OPEC output hits new low on Trump’s sanctions, supply pact

Saudi Arabia's Oil Minister Khalid Al-Falih talks to journalists at the beginning of an OPEC meeting in Vienna, Austria, on July 1, 2019. (REUTERS/File Photo)
Updated 06 July 2019

OPEC output hits new low on Trump’s sanctions, supply pact

  • Saudi Arabia is still voluntarily pumping less than an OPEC-led supply deal allows it to

LONDON: OPEC oil output sank to a new five-year low in June as a rise in Saudi supply did not offset losses in Iran and Venezuela due to US sanctions and other outages elsewhere in the group, a Reuters survey found.

OPEC pumped 29.60 million barrels per day (bpd) last month, the survey showed, down 170,000 bpd from May’s revised figure and the lowest OPEC total since 2014, the survey showed.

The Reuters survey suggests that even though Saudi Arabia is raising output following pressure from US President Donald Trump to bring down prices, the Kingdom is still voluntarily pumping less than an OPEC-led supply deal allows it to. OPEC renewed the supply pact at meetings this week.

Despite lower supplies, crude oil has fallen from a six-month high above $75 a barrel in April to below $63 on Friday, pressured by concern about slowing economic growth. “The decision of OPEC+ at the beginning of the week to extend its production cuts has done nothing to change this,” Carsten Fritsch, analyst at Commerzbank, said of this week’s drop in prices. “A series of disappointing economic data from the United States, China and Europe has sparked new concerns about demand.”

OPEC, Russia and other non-members, known as OPEC+, agreed in December to reduce supply by 1.2 million bpd from Jan. 1 this year. OPEC’s share of the cut is 800,000 bpd, to be delivered by 11 members — all except Iran, Libya and Venezuela. The producers at meetings this week in Vienna extended the deal until March 2020.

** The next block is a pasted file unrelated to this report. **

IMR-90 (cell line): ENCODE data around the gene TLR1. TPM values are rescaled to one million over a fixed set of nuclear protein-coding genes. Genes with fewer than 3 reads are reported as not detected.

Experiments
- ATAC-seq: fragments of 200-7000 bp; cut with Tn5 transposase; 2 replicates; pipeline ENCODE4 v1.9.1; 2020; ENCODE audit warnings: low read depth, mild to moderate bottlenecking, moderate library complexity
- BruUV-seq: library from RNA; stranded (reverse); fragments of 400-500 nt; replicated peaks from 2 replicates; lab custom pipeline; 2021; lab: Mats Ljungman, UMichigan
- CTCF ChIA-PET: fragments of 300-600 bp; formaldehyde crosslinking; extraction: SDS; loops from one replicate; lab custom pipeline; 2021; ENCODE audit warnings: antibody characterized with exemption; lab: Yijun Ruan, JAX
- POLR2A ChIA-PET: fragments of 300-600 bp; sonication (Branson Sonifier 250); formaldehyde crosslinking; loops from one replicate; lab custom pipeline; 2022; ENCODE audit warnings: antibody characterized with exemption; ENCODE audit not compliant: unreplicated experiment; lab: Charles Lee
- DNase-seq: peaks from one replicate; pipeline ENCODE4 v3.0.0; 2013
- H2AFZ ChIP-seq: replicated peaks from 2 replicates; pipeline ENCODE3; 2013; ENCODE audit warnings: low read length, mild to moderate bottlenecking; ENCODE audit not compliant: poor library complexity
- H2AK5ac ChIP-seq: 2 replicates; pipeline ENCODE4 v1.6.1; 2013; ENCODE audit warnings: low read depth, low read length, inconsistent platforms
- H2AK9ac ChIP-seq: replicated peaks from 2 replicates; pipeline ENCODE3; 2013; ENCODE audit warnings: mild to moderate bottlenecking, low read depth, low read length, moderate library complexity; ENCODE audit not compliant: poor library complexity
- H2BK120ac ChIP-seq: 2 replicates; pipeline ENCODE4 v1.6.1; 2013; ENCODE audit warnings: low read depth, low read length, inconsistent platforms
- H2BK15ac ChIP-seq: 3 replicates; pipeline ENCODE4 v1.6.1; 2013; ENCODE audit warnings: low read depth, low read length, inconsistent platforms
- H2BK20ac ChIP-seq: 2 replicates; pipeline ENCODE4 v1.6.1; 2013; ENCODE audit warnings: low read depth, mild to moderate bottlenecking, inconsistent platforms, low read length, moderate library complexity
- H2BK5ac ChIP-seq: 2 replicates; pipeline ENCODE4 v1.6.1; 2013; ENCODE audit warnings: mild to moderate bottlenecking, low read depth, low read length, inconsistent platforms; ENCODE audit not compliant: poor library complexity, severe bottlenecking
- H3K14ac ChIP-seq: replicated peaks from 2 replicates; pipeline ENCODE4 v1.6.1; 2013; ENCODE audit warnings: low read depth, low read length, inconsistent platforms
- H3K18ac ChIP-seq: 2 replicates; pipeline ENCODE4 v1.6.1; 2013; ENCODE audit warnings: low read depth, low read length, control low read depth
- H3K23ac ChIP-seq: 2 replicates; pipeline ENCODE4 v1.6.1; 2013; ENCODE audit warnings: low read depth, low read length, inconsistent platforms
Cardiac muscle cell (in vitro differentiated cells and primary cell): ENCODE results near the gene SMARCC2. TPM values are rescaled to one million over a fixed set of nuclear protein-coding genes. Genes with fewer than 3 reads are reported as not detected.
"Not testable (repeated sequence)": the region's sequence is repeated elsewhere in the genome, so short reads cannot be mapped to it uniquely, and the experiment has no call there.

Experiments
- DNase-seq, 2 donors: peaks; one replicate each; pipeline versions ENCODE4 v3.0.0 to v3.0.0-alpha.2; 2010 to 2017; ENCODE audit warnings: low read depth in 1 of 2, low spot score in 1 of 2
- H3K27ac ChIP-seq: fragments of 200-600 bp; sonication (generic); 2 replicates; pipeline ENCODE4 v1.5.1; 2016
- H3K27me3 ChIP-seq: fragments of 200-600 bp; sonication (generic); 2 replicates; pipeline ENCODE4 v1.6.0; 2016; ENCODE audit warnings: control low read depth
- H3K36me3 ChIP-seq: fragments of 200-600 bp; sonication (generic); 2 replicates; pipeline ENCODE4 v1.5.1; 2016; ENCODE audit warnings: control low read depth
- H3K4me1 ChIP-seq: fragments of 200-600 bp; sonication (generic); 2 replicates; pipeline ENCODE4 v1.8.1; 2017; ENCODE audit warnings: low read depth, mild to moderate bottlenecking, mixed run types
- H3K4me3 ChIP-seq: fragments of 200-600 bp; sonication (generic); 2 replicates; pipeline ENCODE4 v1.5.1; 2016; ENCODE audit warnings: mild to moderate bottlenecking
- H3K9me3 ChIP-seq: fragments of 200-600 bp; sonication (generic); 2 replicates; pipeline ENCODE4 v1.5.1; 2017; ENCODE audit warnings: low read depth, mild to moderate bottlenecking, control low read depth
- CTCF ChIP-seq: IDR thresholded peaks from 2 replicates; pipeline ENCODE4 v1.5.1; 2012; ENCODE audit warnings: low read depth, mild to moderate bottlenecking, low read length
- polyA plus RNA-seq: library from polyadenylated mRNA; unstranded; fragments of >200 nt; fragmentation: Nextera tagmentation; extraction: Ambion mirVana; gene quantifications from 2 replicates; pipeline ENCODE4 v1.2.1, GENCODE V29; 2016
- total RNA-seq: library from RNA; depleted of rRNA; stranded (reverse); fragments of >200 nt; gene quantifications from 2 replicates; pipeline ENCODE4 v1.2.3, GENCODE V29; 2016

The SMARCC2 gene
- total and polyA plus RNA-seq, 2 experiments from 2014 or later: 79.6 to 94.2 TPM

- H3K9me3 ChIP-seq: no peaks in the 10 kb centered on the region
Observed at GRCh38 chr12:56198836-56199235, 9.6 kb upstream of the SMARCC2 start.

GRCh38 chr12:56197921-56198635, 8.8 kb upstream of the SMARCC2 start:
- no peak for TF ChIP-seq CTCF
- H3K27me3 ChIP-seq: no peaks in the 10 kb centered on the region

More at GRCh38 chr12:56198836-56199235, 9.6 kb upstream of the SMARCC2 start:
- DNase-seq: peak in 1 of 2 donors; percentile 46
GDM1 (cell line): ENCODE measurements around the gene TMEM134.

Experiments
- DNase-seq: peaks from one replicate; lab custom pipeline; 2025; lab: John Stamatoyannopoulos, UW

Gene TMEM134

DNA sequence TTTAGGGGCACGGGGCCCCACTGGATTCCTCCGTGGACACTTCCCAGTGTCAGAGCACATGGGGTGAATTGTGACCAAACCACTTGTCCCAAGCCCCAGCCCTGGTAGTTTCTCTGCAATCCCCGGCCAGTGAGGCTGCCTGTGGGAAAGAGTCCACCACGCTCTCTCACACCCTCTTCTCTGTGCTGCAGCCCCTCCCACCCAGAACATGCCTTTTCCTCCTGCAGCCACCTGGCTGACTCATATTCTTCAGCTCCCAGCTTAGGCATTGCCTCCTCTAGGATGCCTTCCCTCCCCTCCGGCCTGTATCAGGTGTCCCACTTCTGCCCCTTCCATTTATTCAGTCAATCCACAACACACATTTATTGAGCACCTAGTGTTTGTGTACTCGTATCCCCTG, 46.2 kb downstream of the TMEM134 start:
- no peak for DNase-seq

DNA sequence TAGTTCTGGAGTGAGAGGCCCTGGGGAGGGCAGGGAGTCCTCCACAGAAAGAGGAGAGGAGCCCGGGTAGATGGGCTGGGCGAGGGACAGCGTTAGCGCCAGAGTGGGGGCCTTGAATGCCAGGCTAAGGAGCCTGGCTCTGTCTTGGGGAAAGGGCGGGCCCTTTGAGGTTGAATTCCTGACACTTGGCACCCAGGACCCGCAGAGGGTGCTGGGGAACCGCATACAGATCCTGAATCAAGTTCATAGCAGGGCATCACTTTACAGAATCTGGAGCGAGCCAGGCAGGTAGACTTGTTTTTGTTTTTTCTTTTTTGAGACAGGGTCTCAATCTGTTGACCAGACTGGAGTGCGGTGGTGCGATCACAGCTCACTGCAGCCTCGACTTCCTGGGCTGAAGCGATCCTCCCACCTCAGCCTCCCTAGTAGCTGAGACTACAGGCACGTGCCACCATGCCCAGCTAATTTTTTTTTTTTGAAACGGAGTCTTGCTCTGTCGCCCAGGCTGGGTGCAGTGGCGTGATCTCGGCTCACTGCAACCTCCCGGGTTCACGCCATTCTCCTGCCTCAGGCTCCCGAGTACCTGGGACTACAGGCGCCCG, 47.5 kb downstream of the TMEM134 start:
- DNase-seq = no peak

In June, OPEC members bound by the agreement achieved 156 percent of pledged cuts, the survey found, more than in May, due to lower production in Iraq, Kuwait and Angola. All three of the exempt producers also pumped less oil.

The US reimposed sanctions on Iran in November after pulling out of a 2015 nuclear accord between Tehran and six world powers. Aiming to cut Iran’s sales to zero, Washington this month ended sanctions waivers for importers of Iranian oil.

Iran’s crude exports have declined to less than 400,000 bpd from more than 2.5 million bpd in April 2018.

In Venezuela, supply fell slightly in June due to the impact of US sanctions on state oil company PDVSA and a long-term decline in production, according to the survey.

Among countries pumping more, Saudi Arabia boosted supply by 100,000 bpd to 9.8 million bpd from May’s revised figure, the survey found. This is still below its OPEC quota of 10.311 bpd.

Output also rose in Nigeria, which last month overproduced its target by the largest margin.

June output was the lowest by OPEC since April 2014, excluding membership changes that have taken place since then, Reuters surveys show.

The Reuters survey aims to track supply to the market and is based on shipping data provided by external sources, Refinitiv Eikon flows data and information provided by sources at oil companies, OPEC and consulting firms. 


Mubadala has invested $100bn in US, eyes China

Updated 11 December 2019

Mubadala has invested $100bn in US, eyes China

Abu Dhabi: Abu Dhabi state investor Mubadala Investment Co. has invested $100 billion in the US, more than 40 percent of its roughly $240 billion portfolio, Deputy CEO Waleed Al-Muhairi said on Tuesday.

“What that tells you is that from our perspective the risk reward equation works in the US,” he said at the SALT conference in Abu Dhabi, adding that most of the investments are direct, with a small portion indirectly invested through funds.
He said the remaining part of the portfolio is almost equally split between three regions — the UAE, Europe and Asia.
Muhairi said Mubadala has invested $2 billion in China in 15-16 sectors from its $10 billion UAE China fund and could step up investments in the mainland.
“China is the UAE’s largest trading partner, it is an important economic relationship for us,” he said.
Mubadala would want to participate in some “shape, way or form” in the growth of China, which could become the largest economy in the world, Muhairi said.
Technology is a focus for Mubadala, he added.
Mubadala has invested $15 billion in Softbank’s Vision Fund I and recently announced plans to invest $250 million through two funds in technology firms in the Middle East and North Africa.